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Cell Microbiol. 2010 Oct;12(10):1421-34. doi: 10.1111/j.1462-5822.2010.01479.x.

The fungal pathogen Cochliobolus heterostrophus responds to maize phenolics: novel small molecule signals in a plant-fungal interaction.

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1
Department of Biology, Technion-Israel Institute of Technology, Haifa 32000, Israel.

Abstract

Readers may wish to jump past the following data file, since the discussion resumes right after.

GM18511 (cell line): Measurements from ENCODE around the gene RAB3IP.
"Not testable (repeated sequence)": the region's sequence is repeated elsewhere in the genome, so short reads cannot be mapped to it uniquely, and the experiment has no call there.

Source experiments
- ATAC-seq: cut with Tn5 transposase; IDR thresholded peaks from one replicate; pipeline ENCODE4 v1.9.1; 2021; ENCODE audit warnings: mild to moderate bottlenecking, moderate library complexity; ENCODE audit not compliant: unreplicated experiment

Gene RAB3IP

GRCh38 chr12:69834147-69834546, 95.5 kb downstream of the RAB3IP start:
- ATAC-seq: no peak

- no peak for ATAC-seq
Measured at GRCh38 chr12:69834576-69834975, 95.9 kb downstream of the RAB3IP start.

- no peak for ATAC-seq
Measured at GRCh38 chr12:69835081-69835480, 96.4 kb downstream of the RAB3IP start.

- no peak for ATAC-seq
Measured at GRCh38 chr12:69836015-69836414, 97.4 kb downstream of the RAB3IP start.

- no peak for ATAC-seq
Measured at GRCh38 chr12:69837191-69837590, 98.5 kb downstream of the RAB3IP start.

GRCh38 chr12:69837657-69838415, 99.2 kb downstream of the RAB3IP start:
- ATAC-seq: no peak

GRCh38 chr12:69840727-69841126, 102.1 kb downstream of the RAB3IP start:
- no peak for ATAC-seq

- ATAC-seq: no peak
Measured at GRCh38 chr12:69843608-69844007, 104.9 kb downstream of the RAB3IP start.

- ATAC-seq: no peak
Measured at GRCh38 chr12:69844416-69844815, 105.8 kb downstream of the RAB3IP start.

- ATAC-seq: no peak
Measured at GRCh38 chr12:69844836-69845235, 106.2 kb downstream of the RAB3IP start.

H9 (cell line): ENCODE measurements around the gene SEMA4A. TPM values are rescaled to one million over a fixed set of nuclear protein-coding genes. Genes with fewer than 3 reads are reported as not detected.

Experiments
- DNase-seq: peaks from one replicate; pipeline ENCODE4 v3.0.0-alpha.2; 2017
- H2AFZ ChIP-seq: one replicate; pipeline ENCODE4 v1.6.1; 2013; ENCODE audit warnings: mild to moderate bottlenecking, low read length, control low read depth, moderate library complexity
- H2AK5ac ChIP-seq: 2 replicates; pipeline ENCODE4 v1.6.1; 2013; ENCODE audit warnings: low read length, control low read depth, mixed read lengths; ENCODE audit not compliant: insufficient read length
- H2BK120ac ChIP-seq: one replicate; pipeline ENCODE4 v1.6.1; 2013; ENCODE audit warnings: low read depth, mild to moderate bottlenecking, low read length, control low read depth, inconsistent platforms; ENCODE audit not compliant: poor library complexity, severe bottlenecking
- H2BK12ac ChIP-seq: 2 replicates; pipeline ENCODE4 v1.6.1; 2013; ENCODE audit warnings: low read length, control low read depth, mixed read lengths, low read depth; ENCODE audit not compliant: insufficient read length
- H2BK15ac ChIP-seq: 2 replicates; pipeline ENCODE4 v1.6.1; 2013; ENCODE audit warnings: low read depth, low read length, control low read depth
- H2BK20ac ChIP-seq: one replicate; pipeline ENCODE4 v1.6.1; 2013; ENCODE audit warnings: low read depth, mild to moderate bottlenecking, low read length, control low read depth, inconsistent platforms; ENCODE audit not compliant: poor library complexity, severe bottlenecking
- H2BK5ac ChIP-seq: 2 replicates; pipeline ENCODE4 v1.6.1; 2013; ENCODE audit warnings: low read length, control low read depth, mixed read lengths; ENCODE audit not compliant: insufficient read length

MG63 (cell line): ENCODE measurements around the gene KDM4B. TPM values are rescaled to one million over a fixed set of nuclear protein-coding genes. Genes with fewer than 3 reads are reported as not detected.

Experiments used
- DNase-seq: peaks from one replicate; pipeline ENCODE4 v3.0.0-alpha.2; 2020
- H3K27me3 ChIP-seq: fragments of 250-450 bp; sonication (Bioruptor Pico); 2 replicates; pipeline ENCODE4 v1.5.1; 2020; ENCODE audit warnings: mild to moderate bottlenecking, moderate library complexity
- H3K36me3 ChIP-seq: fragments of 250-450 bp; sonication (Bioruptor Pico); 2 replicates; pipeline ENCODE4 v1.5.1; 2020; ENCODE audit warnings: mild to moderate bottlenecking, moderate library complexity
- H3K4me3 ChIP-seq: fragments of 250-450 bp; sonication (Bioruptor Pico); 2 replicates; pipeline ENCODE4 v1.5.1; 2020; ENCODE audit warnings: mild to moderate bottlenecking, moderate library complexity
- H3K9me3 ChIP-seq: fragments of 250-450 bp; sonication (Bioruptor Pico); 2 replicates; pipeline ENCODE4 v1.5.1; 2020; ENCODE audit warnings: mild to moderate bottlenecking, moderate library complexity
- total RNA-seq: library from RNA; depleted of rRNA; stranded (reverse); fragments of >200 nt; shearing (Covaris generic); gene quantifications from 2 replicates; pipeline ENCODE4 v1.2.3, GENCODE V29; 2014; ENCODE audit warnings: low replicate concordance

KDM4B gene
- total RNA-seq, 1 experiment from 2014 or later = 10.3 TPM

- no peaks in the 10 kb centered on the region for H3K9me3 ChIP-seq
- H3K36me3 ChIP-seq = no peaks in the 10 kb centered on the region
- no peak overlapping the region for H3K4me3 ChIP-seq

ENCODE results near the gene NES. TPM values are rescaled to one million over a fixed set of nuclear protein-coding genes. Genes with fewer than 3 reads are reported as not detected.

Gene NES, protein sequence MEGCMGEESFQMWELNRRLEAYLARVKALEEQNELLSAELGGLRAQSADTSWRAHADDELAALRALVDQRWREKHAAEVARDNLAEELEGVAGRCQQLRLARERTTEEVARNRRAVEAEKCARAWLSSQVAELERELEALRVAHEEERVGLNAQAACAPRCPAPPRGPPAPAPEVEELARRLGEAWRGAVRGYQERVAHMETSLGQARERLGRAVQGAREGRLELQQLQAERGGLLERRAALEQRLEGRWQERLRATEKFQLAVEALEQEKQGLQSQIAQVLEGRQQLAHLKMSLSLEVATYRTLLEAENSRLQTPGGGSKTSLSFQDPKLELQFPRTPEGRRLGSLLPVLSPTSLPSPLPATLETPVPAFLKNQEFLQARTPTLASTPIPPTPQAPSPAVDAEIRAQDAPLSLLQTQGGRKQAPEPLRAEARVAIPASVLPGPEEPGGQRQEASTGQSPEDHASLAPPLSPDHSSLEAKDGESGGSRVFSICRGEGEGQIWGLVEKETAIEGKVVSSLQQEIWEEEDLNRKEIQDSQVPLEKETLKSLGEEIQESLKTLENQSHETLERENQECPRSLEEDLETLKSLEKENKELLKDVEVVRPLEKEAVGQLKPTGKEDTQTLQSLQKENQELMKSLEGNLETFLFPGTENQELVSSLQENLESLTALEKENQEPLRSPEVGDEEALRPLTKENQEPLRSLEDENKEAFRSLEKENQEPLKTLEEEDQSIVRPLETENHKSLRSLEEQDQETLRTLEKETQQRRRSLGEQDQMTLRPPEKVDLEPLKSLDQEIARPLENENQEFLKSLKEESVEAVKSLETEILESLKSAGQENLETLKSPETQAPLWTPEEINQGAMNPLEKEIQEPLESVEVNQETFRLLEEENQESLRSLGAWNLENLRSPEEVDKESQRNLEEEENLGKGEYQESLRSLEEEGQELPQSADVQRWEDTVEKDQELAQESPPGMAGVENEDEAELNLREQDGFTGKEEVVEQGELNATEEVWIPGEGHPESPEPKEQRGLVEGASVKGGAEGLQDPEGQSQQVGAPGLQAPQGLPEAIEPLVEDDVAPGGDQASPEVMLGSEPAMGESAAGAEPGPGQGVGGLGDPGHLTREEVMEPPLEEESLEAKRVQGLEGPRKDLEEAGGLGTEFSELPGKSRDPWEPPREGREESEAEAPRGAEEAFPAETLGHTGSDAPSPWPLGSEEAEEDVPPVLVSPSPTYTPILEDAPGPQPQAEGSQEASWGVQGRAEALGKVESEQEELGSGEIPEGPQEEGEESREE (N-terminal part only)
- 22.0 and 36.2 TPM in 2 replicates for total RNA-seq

The transcription factor ChAP1 of the fungal pathogen of maize, Cochliobolus heterostrophus, responds to oxidative stress by migration to the nucleus and activation of antioxidant genes. Phenolic and related compounds found naturally in the host also trigger nuclear localization of ChAP1, but only slight upregulation of some antioxidant genes. ChAP1 thus senses phenolic compounds without triggering a strong antioxidant response. We therefore searched for genes whose expression is regulated by phenolic compounds and/or ChAP1. The C. heterostrophus genome contains a cluster of genes for metabolism of phenolics. One such gene, catechol dioxygenase CCHD1, was induced at least 10-fold by caffeic and coumaric acids. At high phenolic concentrations (≥ 1.6 mM), ChAP1 is needed for maximum CCHD1 expression. At micromolar levels of phenolics CCHD1 is as strongly induced in chap1 mutants as in the wild type. The pathogen thus detects phenolics by at least two signalling pathways: one causing nuclear retention of ChAP1, and another triggering induction of CCHD1 expression. The low concentrations required for induction of CCHD1 indicate fungal receptors for plant phenolics. Symbiotic and pathogenic bacteria are known to detect phenolics, and our findings generalize this to a eukaryotic pathogen. Phenolics and related compounds thus provide a ubiquitous plant-derived signal.

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